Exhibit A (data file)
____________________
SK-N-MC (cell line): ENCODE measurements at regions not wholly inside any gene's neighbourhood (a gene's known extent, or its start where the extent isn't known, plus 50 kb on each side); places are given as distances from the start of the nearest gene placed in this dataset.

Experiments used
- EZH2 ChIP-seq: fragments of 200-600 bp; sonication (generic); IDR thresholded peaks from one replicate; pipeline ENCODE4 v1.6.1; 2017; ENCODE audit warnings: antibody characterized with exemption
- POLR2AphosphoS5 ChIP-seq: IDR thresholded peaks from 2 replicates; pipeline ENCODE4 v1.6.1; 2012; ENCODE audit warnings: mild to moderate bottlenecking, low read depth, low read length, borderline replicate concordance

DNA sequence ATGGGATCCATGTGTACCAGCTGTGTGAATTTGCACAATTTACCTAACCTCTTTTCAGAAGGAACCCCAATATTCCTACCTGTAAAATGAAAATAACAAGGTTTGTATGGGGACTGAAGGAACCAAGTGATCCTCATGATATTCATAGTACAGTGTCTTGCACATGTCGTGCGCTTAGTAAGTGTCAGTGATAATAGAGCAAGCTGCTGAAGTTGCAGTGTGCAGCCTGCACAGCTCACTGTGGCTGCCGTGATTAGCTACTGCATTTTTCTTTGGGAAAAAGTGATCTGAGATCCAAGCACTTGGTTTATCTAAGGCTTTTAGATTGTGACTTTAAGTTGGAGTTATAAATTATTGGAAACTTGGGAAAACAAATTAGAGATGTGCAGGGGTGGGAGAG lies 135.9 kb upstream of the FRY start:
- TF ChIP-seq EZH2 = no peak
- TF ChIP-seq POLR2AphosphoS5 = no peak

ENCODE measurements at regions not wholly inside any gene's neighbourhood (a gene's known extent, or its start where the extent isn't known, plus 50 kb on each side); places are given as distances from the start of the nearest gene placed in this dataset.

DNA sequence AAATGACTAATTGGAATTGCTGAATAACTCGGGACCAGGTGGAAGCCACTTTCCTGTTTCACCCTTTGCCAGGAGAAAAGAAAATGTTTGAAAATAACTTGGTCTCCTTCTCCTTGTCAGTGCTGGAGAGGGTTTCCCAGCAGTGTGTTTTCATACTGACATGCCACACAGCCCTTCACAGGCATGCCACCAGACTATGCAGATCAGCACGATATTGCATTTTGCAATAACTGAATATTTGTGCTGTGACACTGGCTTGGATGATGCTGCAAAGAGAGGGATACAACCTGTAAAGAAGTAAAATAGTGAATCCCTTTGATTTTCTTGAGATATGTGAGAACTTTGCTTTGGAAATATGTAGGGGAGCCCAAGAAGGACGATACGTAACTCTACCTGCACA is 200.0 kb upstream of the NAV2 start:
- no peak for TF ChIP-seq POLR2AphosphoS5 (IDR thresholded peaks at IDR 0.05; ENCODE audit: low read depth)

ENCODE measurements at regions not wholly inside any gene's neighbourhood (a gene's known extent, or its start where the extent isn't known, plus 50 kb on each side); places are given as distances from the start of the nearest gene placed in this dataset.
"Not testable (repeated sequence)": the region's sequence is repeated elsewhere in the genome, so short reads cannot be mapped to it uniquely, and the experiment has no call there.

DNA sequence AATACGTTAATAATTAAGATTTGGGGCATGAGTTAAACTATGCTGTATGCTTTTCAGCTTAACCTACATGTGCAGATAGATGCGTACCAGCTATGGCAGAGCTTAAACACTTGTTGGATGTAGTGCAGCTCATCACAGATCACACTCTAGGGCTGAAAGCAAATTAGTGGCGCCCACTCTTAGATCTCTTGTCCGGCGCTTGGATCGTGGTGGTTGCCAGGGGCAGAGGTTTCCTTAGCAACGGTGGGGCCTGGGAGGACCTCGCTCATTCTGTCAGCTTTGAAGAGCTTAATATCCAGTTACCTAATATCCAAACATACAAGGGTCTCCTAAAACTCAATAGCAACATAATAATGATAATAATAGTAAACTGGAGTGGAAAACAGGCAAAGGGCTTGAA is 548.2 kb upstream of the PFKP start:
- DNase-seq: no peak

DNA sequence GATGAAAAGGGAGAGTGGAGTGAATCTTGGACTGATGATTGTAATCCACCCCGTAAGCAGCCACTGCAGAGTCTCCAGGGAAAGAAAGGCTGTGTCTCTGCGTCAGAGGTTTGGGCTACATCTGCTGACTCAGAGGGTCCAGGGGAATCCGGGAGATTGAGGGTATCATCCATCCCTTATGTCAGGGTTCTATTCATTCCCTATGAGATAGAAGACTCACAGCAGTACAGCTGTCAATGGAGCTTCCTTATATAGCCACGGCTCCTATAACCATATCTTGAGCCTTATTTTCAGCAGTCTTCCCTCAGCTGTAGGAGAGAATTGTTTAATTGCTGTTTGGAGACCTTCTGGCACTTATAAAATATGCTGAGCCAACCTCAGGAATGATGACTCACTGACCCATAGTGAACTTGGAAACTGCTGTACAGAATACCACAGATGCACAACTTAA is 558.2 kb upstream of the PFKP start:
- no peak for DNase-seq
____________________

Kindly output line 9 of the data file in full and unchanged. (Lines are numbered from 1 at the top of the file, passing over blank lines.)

DNA sequence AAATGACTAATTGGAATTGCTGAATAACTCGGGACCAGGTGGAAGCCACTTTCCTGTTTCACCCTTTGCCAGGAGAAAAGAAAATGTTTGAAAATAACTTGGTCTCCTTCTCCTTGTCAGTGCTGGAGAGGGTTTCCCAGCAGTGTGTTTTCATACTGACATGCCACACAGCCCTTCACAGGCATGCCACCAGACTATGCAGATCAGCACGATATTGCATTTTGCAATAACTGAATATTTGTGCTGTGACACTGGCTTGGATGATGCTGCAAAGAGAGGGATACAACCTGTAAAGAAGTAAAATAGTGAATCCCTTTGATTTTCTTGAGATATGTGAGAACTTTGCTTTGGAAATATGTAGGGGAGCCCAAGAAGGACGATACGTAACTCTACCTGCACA is 200.0 kb upstream of the NAV2 start: